For an enforcement priority that allegedly is pretty low on the pecking order, personal liability for chief compliance officers seems be getting an awful lot of attention lately.
The latest volley was fired on June 18, when Dan Gallagher, commissioner at the Securities and Exchange Commission, blasted the agency for imposing sanctions against CCOs twice this spring. “I have long called on the Commission to tread carefully when bringing enforcement actions against compliance personnel,” Gallagher said. “These recent actions fly in the face of my admonition.”
The first enforcement action occurred in April, when the SEC charged Bartholomew Battista, the former CCO of BlackRock Advisors, with failing to ensure that the firm had compliance policies and procedures to monitor the outside activities of employees and to disclose conflicts of interest to fund boards and advisory clients. The second happened in June, when the SEC charged Eugene Mason, the CCO of SFX Financial Advisory Management Enterprises, with failing to detect the theft of client assets by Brian Ourand, the former president of the firm. In both cases, the SEC faulted the CCOs for failing to implement the firms’ policies and procedures.
Gallagher scorched the SEC’s broad interpretation of Rule 206(4)-7 of the Investment Company Act and the Investment Advisers Act. That rule states—vaguely, Gallagher would argue—that registered investment advisers must “[a]dopt and implement written policies and procedures reasonably designed to prevent violation[s]” of the Advisers Act and its rules.
The problem, Gallagher noted, is that the Commission never issued any guidance distinguishing the CCO’s role from that of business unit managers in carrying out compliance policies and procedures. “On its face, Rule 206(4)-7 speaks directly to the responsibility of the adviser, but all too often, the Commission interprets the rule as being directed at CCOs,” he said.
“I have long called on the Commission to tread carefully when bringing enforcement actions against compliance personnel. These recent actions fly in the face of my admonition.”
Daniel Gallagher, Commissioner, SEC
According to Gallagher, Rule 206(4)-7 “expressly states” that CCOs must only administer the firm’s compliance policies and procedures. “At the end of the day, ultimate responsibility for implementation of policies and procedures rests with the adviser itself,” he said.
BlackRock and SFX did not return requests for comment.
The point Gallagher was trying to make, says Amy Lynch, founder of FrontLine Compliance, is that particularly at large financial firms, “business line managers need to take more responsibility for the implementation side of the compliance program.” They are the ones who do the day-to-day operational and supervisory work, she says, not the chief compliance officer. “The CCO cannot be the scapegoat.”
At small investment advisory firms (those with a staff of 20 or fewer) the CCO often does wear two hats, both administering and implementing policies and procedures, “but while you might be able to say that the CCO does not implement procedures, it is the CCO’s function to ensure that proper compliance policies and procedures have been implemented,” says Jeff Groves, president of consulting firm ComplianceWorks and former CCO at Helix Trading. “The CCO at any firm is the gatekeeper to ensure proper policies and procedures are in place to prevent breaches of compliance regulation.”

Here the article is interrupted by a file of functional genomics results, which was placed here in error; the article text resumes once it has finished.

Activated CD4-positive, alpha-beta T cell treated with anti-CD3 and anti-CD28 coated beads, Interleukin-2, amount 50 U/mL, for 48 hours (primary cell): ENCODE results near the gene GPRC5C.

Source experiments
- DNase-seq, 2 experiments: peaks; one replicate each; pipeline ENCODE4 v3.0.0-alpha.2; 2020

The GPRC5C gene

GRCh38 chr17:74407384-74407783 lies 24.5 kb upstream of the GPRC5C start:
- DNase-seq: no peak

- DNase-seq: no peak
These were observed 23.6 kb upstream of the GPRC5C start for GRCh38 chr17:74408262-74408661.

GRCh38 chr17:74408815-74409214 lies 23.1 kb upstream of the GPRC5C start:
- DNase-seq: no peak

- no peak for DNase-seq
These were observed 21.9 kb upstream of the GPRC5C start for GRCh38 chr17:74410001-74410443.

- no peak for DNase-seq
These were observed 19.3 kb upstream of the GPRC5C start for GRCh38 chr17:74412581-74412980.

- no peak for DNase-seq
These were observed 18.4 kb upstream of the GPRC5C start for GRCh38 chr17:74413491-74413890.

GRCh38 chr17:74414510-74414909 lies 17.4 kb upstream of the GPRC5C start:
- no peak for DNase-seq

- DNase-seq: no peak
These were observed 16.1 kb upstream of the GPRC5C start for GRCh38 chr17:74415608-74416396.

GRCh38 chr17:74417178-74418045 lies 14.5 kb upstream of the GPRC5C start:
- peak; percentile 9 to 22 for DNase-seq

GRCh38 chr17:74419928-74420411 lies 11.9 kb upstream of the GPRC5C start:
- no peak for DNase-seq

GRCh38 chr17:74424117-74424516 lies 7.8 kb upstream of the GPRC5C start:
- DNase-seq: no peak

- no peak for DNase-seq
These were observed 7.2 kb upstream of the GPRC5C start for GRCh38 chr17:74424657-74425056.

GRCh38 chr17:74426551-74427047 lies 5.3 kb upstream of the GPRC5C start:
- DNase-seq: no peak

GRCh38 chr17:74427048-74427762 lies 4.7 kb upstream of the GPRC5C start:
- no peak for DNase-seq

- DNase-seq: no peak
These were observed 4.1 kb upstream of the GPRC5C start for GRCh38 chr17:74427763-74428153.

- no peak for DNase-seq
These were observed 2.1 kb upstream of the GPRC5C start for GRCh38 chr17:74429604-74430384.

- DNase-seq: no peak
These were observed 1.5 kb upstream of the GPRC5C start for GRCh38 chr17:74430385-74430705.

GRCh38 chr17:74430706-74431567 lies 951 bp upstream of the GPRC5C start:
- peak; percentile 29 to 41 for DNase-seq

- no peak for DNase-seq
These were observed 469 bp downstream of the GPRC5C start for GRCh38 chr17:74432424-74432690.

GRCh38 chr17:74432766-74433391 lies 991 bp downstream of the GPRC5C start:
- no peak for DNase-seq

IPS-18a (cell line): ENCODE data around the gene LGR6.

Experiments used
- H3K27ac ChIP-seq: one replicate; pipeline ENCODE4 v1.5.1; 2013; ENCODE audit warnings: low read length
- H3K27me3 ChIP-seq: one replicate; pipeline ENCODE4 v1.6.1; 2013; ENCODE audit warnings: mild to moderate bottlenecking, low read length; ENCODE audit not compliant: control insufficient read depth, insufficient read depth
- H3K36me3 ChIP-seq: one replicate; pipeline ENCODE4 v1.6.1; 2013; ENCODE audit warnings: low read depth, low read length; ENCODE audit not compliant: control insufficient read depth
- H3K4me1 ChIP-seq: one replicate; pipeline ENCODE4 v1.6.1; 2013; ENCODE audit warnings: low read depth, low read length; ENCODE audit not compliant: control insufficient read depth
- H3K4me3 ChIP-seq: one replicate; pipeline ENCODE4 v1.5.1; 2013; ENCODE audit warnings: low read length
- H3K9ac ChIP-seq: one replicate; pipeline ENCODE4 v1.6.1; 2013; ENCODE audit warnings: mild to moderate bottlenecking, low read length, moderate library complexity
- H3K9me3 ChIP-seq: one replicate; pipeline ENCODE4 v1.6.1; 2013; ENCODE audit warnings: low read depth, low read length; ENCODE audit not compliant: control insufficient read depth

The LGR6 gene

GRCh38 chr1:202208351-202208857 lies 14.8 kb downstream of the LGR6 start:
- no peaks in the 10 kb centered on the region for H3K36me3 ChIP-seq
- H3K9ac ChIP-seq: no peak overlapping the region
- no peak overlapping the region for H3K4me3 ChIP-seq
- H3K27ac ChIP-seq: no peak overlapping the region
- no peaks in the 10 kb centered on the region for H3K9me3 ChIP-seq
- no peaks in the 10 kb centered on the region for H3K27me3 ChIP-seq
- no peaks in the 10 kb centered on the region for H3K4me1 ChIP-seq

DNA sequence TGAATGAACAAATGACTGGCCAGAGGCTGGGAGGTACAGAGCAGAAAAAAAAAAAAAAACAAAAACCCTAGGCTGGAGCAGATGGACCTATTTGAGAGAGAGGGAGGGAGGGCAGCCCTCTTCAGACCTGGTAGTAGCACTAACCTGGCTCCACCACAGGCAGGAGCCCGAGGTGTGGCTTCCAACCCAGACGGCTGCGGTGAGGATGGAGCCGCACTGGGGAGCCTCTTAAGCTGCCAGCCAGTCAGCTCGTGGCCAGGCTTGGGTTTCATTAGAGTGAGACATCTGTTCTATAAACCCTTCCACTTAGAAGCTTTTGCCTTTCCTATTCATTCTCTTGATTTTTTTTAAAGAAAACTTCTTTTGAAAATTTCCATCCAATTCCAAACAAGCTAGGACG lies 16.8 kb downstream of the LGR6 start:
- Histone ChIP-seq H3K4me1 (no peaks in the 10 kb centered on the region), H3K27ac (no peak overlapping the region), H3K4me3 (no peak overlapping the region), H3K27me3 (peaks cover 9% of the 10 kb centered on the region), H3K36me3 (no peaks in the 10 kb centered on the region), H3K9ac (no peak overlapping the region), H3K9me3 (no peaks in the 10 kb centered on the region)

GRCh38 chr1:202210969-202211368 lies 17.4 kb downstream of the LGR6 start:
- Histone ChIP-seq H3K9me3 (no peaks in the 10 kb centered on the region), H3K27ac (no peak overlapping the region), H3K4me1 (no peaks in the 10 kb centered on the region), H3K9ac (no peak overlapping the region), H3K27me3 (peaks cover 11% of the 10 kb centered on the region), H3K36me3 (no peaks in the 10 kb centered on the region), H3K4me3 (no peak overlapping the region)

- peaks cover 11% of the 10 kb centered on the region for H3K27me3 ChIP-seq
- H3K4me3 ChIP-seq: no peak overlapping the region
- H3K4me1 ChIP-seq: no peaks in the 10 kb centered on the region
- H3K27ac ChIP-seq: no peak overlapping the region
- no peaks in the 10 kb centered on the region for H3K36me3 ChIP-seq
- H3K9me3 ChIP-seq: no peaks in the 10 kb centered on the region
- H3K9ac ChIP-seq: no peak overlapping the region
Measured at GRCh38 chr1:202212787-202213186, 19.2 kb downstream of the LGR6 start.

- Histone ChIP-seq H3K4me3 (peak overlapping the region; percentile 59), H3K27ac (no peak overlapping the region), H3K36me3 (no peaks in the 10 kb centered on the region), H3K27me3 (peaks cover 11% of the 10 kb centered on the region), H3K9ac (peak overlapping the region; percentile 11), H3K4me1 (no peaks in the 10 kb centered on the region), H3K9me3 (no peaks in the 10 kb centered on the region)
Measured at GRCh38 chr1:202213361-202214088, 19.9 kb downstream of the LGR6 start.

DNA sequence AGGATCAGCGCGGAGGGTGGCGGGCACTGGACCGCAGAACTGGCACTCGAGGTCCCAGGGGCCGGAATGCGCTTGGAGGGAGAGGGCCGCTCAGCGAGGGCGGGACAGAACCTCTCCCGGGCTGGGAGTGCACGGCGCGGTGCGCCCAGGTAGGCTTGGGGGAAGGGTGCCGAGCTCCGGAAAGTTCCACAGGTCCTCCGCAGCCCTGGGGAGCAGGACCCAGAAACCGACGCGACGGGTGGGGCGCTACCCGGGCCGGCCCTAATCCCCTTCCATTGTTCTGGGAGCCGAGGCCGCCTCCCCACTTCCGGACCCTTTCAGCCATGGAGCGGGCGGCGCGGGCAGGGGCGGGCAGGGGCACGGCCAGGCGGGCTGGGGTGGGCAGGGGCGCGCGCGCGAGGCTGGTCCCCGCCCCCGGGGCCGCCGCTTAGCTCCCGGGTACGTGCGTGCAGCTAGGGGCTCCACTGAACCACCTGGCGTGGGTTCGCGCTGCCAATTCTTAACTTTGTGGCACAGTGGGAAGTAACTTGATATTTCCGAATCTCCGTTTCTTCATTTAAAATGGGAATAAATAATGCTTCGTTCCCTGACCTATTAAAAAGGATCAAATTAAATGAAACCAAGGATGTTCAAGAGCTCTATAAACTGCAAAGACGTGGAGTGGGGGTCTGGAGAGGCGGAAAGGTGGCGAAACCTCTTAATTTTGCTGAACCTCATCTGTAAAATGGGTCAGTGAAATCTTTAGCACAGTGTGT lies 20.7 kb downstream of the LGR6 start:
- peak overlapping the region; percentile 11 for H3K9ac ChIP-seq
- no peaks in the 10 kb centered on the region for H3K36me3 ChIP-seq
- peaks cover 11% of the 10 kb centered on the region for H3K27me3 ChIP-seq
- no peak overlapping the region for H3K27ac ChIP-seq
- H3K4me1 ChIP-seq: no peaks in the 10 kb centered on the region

Those in the investor adviser community share Gallagher’s worry that holding CCOs accountable for the conduct of advisers sets a dangerous precedent. “Who is going to want to be in that position?” says Joshua Horn, a partner and co-chair of the securities industry practice at law firm Fox Rothschild.
SEC ENFORCEMENT ACTION
Below CW writer Jaclyn Jaeger provides details on the SEC's case against the former president of registered investment adivser Pekin Singer.
The Securities and Exchange Commission suspended for one year the former president of an investment advisory firm over claims that he consistently dedicated insufficient resources to the firm’s chief compliance officer, which contributed substantially to various compliance failures.
As part of the settlement, Ron Strauss, president of registered investment adviser Pekin Singer until last year (he is now a senior adviser to the firm), will pay a civil penalty of $45,000. In addition, the firm will pay a $150,000 civil penalty, while two of its former executives will pay a penalty of $45,000 each.
According to the SEC’s June 23 order, “Pekin Singer failed to conduct timely annual compliance program reviews in 2009 and 2010 and failed to implement and enforce provisions of its policies and procedures and Code of Ethics during this same period.”
Even though Strauss knew that the CCO had little compliance experience when he filled the role in 2006, Strauss failed to provide the CCO with staff to assist him with compliance responsibilities, “other than the prior CCO, who was then part-time and was serving in an advisory capacity,” the SEC stated.
The SEC also faulted Pekin Singer for failing to conduct annual compliance program reviews, even after the CCO alerted Strauss that the compliance program and testing needed further improvement. The CCO, himself, “lacked experience, resources, and knowledge as to how to adopt and implement an effective compliance program or how to conduct a comprehensive and effective annual compliance program review,” the SEC order stated.